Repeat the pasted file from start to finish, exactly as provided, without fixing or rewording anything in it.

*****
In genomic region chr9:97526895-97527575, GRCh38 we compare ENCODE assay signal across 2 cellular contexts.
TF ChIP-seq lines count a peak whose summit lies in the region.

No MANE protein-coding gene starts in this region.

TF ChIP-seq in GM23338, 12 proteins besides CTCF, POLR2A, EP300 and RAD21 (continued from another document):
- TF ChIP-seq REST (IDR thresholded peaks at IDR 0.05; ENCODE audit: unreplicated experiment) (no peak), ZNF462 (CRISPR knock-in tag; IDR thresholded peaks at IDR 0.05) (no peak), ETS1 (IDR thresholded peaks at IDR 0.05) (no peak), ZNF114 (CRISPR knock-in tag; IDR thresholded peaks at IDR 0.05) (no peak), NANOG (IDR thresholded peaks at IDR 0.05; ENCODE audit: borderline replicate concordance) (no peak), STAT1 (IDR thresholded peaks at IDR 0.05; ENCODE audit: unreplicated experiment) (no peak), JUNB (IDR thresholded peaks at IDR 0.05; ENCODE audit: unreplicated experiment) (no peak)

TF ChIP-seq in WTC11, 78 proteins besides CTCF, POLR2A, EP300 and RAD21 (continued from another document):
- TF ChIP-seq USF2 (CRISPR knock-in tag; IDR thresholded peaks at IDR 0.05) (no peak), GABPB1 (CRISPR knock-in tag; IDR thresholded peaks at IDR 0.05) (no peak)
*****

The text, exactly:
In genomic region chr9:97526895-97527575, GRCh38 we compare ENCODE assay signal across 2 cellular contexts.
TF ChIP-seq lines count a peak whose summit lies in the region.

No MANE protein-coding gene starts in this region.

TF ChIP-seq in GM23338, 12 proteins besides CTCF, POLR2A, EP300 and RAD21 (continued from another document):
- TF ChIP-seq REST (IDR thresholded peaks at IDR 0.05; ENCODE audit: unreplicated experiment) (no peak), ZNF462 (CRISPR knock-in tag; IDR thresholded peaks at IDR 0.05) (no peak), ETS1 (IDR thresholded peaks at IDR 0.05) (no peak), ZNF114 (CRISPR knock-in tag; IDR thresholded peaks at IDR 0.05) (no peak), NANOG (IDR thresholded peaks at IDR 0.05; ENCODE audit: borderline replicate concordance) (no peak), STAT1 (IDR thresholded peaks at IDR 0.05; ENCODE audit: unreplicated experiment) (no peak), JUNB (IDR thresholded peaks at IDR 0.05; ENCODE audit: unreplicated experiment) (no peak)

TF ChIP-seq in WTC11, 78 proteins besides CTCF, POLR2A, EP300 and RAD21 (continued from another document):
- TF ChIP-seq USF2 (CRISPR knock-in tag; IDR thresholded peaks at IDR 0.05) (no peak), GABPB1 (CRISPR knock-in tag; IDR thresholded peaks at IDR 0.05) (no peak)